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eCascadia Photo: Neil Abt/Fleet Owner
DTNA President and CEO Roger Nielsen poses with the two all-electric Freightliner trucks in June.

Progress on electric trucks happening faster than expected, Daimler says

Overall truck market remains hot; more advances on automation are coming.

AUSTIN, TX. There was no hiding the excitement from Roger Nielsen, president and CEO of Daimler Trucks North America, when speaking about the development of electric trucks.

The progress is happening at a “greater speed than expected,” he said.

When adding in the strong truck market and the continued advancement of the company’s automation push, Nielsen had many reasons to be upbeat during a media roundtable at American Trucking Associations’ annual Management Conference & Exhibition.

Photo: Neil Abt/Fleet Owner

DTNA's Roger Nielsen shows a picture of the customers who attended a recent event to test drive all-electric Freightliner trucks.

Just prior to the conference, Daimler met with about 30 customers who were able to test drive electric trucks. Several customers will be taking delivery of their own electric models for further testing “within days,” he said.

This follows the June unveiling of the all-electric Freightliner eCascadia heavy-duty and Freightliner eM2 medium-duty models. In September, Daimler announced it was leading a $155 million investment in Proterra Inc., a manufacturer of electric charging systems based in California.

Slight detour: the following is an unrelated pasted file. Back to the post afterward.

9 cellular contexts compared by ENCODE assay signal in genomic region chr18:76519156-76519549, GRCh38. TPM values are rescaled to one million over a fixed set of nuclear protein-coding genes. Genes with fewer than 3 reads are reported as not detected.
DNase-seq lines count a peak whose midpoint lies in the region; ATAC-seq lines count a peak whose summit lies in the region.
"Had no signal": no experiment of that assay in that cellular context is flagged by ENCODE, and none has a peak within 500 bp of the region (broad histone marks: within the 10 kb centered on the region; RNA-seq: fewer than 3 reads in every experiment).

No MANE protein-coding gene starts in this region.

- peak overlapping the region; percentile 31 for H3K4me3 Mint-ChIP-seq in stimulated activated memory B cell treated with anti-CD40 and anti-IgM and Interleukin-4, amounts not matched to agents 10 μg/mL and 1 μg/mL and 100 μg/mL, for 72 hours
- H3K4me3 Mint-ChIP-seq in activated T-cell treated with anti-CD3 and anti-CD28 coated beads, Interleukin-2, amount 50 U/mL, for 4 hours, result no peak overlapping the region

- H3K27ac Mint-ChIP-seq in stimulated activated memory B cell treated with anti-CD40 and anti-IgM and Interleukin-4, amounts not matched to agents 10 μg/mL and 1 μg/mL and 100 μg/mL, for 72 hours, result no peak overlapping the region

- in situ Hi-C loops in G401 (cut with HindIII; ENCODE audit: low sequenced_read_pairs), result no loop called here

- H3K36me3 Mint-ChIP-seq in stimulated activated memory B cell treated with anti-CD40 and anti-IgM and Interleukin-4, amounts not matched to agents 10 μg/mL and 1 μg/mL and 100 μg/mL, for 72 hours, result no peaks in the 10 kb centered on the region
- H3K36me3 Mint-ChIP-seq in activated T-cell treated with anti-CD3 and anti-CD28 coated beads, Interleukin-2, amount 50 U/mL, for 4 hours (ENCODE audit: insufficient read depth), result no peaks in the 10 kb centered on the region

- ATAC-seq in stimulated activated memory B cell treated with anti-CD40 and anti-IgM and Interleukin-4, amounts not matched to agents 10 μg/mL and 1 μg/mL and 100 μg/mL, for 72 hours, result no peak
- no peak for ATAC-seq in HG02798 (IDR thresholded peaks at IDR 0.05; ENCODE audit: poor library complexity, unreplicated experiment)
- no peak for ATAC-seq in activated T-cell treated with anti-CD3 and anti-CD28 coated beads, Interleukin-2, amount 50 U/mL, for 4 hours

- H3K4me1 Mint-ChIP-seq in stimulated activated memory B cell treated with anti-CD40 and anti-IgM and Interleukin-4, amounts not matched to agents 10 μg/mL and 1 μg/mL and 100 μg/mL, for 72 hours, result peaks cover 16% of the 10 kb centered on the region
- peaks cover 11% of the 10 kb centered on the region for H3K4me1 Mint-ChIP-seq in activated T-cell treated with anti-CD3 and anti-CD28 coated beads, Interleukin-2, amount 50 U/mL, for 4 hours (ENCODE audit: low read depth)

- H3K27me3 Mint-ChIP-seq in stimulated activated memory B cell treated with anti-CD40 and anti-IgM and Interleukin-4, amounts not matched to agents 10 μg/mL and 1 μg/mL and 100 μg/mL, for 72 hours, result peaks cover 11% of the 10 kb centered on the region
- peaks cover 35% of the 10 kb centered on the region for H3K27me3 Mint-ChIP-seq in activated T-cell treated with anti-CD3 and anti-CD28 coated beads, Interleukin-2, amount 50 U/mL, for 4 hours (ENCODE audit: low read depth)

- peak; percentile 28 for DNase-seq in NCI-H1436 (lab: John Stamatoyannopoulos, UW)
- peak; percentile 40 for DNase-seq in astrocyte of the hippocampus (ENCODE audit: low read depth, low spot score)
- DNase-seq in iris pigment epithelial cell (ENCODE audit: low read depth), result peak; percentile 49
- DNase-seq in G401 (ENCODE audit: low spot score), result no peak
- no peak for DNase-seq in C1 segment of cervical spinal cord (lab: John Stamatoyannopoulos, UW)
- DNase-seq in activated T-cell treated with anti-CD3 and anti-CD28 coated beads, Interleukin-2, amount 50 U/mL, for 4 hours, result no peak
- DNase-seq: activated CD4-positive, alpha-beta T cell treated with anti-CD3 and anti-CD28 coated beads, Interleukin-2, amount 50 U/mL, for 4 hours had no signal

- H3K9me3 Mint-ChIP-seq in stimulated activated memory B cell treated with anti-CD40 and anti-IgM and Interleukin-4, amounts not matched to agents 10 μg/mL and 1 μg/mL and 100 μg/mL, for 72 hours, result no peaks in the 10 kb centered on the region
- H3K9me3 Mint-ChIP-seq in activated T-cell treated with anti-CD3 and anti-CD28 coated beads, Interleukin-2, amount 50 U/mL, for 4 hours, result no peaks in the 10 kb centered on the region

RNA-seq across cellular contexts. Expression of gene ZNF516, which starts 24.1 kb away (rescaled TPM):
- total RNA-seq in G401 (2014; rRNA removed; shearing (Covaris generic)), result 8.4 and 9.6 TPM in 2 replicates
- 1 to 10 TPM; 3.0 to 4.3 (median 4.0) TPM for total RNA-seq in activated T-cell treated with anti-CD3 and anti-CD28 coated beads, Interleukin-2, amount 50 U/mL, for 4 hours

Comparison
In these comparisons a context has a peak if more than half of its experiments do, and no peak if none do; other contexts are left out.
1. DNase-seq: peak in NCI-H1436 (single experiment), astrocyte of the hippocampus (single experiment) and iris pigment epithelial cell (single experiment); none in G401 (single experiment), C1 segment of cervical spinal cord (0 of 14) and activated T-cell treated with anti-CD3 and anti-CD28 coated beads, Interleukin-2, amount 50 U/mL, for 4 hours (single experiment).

Nielsen said he had recently tested out Proterra’s technology in a C2 school bus manufactured by DTNA’s Thomas Built Buses unit. He said he was impressed how quickly it went from 0 to 65 mph, and demonstrated how the Proterra investment was already providing benefits.
In response to a question about a possible delay of deliveries of Tesla’s electric Semi to 2020, Nielsen said it was not just a race to market. “The best battery solution is going to win,” he said of the electric truck market. “It’s all about energy consumption.”

However, he predicted Daimler would have the “highest number” of electric vehicles in the commercial vehicle segment in 2020. 

He also downplayed some of the buzz surrounding about the Tesla truck, saying the recent meeting with customers indicated to him they want to be familiar with the overall vehicle, such as what Freightliner offers with the Cascadia.

That helps create “a smooth transition from a diesel-powered truck to an electric-powered truck,” he said. 

Nielsen cautioned there remain many steps before electric trucks are a reality, and that the initial business case remains far more likely for smaller vehicles. In addition, questions about charging, residual values, and other issues are still uncertain. 

Much more clear was the continued strength of the North American trucking market. The company has a backlog of 125,000 vehicles, and Nielsen said they are taking steps to avoid “speculative orders” from customers. Those could be inflated orders placed ahead of time to ensure they have build slots.

Nielsen also noted the “instability” in the supply chain caused by industywide strength that has “hounded us all year” has mostly stabilized. “Running at peak capacity brings along hiccups,” he said, and at times requires “extreme measures to get parts to factories.”

In the automated driving space, Nielsen said the research center announced in June is up-and-running, and the company is “hiring a lot of folks.” He believes Level 4 automation will offer a “positive business case,” but still doesn’t see the driver being removed from the equation any time soon. 

He was a bit less bullish on platooning, saying that it “has some promise for fuel efficiency” but could prove unpopular with some drivers in the trailing vehicles. Some fleets are saying it could be “difficult to find an application that would make sense to equip the whole fleet with that kind of technology,” he said.

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